Tech Kids Unlimited is on a mission to empower neurodiverse students’ lives through computer science principles and technology skills. A NYC-based non-profit educational organization, TKU inspires students with disabilities to create and share technology in a supportive individualized environment. By addressing gaps in access to accessible educational experiences with technology, TKU strives to change the paradigm for education and employment for neurodiverse students.
*TKU workshops are open to the public.
NYU Tandon School of Engineering is our premier partner where most in-person workshops are held. Many NYU graduate and undergraduate students are trained as staff members. NYU sits inside of the The Ability Project, an interdisciplinary research space dedicated to the intersection between disability and technology.
Social and Emotional Learning
Tech Kids Unlimited’s approach to social and emotional learning (SEL) is grounded in recent research suggesting that authentic practice (e.g. observing and participating in organic interactions), rather than deliberate instruction (e.g. lessons that explicitly teach social norms), may be the most effective strategy to foster social skill development (Bottema-Beutel, Park and Kim, 2017). TKU workshops are infused with SEL opportunities through a combination of strategic lesson planning and staff training.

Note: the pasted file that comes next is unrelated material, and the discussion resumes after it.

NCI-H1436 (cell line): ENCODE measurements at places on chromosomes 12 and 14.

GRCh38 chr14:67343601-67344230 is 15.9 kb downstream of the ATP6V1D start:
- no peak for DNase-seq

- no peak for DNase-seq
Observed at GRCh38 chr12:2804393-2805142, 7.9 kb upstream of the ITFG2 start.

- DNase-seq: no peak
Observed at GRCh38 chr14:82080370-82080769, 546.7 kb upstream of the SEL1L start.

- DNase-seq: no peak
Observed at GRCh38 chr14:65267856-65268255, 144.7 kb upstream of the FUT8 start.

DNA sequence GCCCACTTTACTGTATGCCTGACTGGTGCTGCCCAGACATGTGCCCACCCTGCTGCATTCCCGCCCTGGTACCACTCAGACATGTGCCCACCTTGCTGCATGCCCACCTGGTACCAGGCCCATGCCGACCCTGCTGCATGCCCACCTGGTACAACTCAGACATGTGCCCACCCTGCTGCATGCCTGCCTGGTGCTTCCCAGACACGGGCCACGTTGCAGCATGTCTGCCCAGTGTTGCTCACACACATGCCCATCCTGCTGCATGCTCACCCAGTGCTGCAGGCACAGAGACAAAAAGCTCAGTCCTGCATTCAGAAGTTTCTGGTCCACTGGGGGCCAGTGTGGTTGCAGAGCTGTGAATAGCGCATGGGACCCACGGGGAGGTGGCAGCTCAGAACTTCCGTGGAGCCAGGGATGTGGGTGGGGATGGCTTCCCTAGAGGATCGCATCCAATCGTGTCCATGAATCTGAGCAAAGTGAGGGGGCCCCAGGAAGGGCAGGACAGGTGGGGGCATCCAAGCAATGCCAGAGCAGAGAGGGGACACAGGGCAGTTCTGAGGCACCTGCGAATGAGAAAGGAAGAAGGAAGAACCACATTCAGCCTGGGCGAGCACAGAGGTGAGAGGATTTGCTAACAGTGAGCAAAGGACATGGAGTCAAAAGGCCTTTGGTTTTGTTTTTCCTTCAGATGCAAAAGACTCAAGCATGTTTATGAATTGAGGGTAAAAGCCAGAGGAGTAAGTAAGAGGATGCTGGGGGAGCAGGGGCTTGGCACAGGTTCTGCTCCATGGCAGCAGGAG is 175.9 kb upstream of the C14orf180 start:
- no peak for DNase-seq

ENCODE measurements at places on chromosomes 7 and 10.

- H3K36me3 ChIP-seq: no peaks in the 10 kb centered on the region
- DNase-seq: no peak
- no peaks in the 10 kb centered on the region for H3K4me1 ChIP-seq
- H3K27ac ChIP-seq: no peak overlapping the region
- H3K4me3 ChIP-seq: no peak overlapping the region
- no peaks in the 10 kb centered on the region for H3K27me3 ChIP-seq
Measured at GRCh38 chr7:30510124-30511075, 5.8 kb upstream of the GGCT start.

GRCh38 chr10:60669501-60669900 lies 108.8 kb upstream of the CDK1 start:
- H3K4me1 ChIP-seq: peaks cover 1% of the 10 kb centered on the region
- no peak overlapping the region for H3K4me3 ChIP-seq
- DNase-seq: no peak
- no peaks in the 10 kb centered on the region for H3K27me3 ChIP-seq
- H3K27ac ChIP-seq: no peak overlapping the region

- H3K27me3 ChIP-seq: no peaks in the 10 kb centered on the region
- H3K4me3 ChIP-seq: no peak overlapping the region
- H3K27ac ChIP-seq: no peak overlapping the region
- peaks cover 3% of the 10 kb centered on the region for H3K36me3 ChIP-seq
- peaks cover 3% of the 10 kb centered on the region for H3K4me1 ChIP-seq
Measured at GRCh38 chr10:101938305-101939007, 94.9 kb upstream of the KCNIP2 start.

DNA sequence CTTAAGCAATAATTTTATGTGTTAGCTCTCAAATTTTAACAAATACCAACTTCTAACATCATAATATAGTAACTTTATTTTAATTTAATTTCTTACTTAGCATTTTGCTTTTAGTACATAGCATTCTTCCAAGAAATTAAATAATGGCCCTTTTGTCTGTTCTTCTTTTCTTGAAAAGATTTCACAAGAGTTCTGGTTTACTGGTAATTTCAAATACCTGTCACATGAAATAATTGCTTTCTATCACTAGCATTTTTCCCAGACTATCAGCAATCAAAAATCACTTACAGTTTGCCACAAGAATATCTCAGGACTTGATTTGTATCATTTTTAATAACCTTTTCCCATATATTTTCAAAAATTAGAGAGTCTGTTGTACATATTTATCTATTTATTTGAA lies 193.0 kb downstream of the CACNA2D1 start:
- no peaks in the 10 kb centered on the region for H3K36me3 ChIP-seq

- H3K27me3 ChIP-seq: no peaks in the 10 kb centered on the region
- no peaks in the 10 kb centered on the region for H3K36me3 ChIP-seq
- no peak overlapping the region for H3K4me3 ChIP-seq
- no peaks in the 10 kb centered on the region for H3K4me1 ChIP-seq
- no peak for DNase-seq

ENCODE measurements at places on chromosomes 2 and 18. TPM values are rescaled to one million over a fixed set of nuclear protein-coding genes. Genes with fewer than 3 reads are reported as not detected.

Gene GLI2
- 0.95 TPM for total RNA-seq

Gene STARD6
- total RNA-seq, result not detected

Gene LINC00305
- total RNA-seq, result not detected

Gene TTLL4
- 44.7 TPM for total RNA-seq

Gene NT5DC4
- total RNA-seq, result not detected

During lesson planning, Tech Teachers complete a curriculum template that includes a checklist of SEL benchmarks to incorporate into each day of instruction. Benchmarks are separated into four categories derived from the CASEL SEL Core Competencies: goal setting and planning, group and pair work, sharing and presenting, and reflection (CASEL, 2017). Examples of foundational SEL skills practiced in workshops include:
- Setting collaborative goals
- Tracking progress toward individual goals
- Students presenting their work to classmates
- Students sharing feedback with peers
- Analyzing challenging moments from a ‘growth mindset’
In addition to the SEL benchmarks in the curriculum, TKU classroom staff are trained to model positive social interactions (greeting students, asking students about their interests) and self-management skills (“It makes me frustrated when a website loads slowly, too. Let’s take a deep breath.”). Self-advocacy skills are built into workshop procedures. For instance, students are directed to communicate their needs (ask for a break, request headphones, use the bathroom) and staff encourage independence in all technology programs.
88% of students displayed significant enjoyment and positive emotions throughout workshops.
73% of parents believed their teen gained skills to help secure future employment.
According to parents and staff, 77% of youth participants indicated significant gains in technology skills
after 1 week.
72% of parents believed their child gained new friendships and peers.